We are now in an era of a completely channel-agnostic shoppers who, thanks to smartphones and tablets, are now constantly on-the-go, and able to buy anywhere, fulfil anywhere. Retailers need to become fulfilment-agnostic if they are to cater for today’s channel-agnostic shoppers. As a result, the evolution of online fulfillment solutions such as click & collect has only just begun.

In the early days, online shopping was seen as a channel war. Traditional retailers were pitted against the insatiable rise of pure-play retailers such as Amazon, while seeking ways to mitigate the transference of spend online. This led many to rethink how inventory flowed to and from shoppers, and whether existing assets were an advantage in minimising fulfilment costs, providing greater convenience and choice, and maximising profit margins. Rather than a channel war, most bricks and mortar retailers quickly realised that online complimented in-store shopping, and began looking at ways to get channels to work in synergy with one another in what soon became known as multichannel retailing.

What quickly became clear to the pioneers of what is now inexplicably called omni-channel retailing was that customers did not particularly care from where a product came – just that it was available when and where they wanted it. This led to a rapid evolution in providing flexible fulfilment models. Among the first initiatives was creating multichannel supply chains by utilising existing infrastructure as part of a national fulfillment network. Thus, click & collect was born.

Click & collect has rapidly become totemic of all multichannel efforts. However, of late increasingly sophisticated supply chain and logistical capabilities have meant retailers are better adept at fulfilling online orders. The likes of Amazon and static retailers such as Dixons now offer same-day and next-day delivery. This has somewhat reduced the need for click & collect, and the instant gratification it provides.

Improving delivery capabilities is essential. According to Planet Retail’s consumer research into the shopping habits of 15,000 eCommerce shoppers in ten markets, 78% of those buying online have their purchases delivered. But it is not a question of one fulfilment option over another; it is about creating a hybrid approach that best serves shopper needs.

One of the biggest evolutions has been online retailers getting in on the act and competing with their physical counterparts. Amazon, with its innovative collection lockers, was a pioneer, but it is not alone in offering such schemes. InPost operates in 17 countries and has over 240,000 lockers worldwide. Lockers are set to benefit bricks and mortar retailers, too. Retailers utilising them can reach customers in locations devoid of stores, while offering greater flexibility and choice. However, Planet Retail’s consumer research tells us a mere 7% said they’d used a collection locker to obtain online purchases.

Despite their efficacy being as yet unproven, collection lockers have already evolved at a rapid rate. Waitrose is currently experimenting with fully automated temperature-controlled lockers to store chilled, frozen and ambient goods. If successful, these will be rolled out to stores next year. And they are not the only ones: Finland’s Itella has been trialling a similar scheme for online grocery since January this year.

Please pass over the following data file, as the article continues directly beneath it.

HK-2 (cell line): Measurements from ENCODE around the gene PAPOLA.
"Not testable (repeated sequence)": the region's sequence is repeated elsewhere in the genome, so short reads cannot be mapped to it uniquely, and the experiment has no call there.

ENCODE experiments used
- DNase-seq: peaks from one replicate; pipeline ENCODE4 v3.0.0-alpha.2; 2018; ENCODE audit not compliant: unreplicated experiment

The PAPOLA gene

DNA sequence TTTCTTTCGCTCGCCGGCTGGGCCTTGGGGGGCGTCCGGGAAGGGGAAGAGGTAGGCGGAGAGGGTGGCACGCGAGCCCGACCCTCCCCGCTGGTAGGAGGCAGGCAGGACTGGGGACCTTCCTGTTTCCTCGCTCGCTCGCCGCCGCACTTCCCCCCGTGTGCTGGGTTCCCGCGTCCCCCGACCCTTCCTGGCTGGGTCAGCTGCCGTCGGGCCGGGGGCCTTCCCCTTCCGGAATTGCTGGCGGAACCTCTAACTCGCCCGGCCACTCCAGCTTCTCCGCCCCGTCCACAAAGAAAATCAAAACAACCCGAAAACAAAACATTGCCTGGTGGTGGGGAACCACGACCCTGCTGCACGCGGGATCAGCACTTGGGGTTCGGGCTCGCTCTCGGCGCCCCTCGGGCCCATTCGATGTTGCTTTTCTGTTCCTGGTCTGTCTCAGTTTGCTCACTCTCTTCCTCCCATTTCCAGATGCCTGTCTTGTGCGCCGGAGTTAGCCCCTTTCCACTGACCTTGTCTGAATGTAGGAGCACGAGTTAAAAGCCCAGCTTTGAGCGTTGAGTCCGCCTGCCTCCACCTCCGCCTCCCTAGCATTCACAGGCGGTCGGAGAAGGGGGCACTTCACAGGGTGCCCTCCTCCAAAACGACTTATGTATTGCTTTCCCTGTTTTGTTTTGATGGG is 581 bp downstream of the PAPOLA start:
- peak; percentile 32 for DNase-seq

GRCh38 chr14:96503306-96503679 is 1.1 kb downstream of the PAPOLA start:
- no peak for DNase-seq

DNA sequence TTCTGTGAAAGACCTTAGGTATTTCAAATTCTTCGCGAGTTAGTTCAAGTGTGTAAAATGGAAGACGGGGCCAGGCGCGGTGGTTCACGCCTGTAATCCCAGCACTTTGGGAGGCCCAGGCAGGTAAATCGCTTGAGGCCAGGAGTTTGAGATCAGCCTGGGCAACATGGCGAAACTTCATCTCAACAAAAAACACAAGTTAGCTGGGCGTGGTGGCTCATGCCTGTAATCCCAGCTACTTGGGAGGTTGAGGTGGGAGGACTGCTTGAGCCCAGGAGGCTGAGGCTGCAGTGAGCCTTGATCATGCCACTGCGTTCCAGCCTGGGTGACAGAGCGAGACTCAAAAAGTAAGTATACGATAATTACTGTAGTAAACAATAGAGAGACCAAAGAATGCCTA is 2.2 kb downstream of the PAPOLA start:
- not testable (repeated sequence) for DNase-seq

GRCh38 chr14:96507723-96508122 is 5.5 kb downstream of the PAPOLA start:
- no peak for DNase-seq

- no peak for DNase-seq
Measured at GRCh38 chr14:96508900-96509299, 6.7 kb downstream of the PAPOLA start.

It seems that collection lockers are just one way click & collect has evolved. In the near future, it would be no surprise to see collection hubs run by third party distributors housing row upon row of lockers on behalf of major retailers.

Beyond lockers, pure-play retailers, not wanting to be left behind, have adapted the click & collect principle by tying up with third parties to offer in-store collection at small independent retailers. In leveraging such capabilities, pure-plays are levelling the playing field. In the UK, among the most successful is Collect+, which has signed up over 5,000 stores. For a small fee, these outlets serve as online order collection points. Of those questioned in Planet Retail’s research, 19% who buy online have used designated local independent stores to collect purchases.

One area where swift progress is expected is grocery click & collect, intended to attract additional shoppers to online channel, while encouraging early adopters to use it more regularly. There are two models, ether in-store collection, or “Drives” – where collection is made via a drive-through style pick-up point.

Following a degree of initial success, Tesco and Asda are expanding their in-store click & collect options for grocery shopping. The Drive concept is most advanced in France, but is beginning to take root in other markets. In the UK, Tesco and Asda continue to roll out their respective versions, while in Belgium, Colruyt and Carrefour lead the way. Drives are also a key element of Ahold’s growth plans in both the Netherlands and the US. Looking at the results of Planet Retail’s research, just 2% of those surveyed had used a Drive, though naturally this was much higher in France at 14%.

As anytime, anywhere shoppers require anytime, anywhere fulfilment, a hybrid collection and fulfilment model will become essential. With retailers needing to provide channel-agnostic shoppers with fulfilment-agnostic solutions, the development of the click & collect concept is only at the start of its evolutionary journey.  

Planet Retail's Malcolm Pinkerton will be writing a regular eCommerce column for Essential Retail over the coming months.

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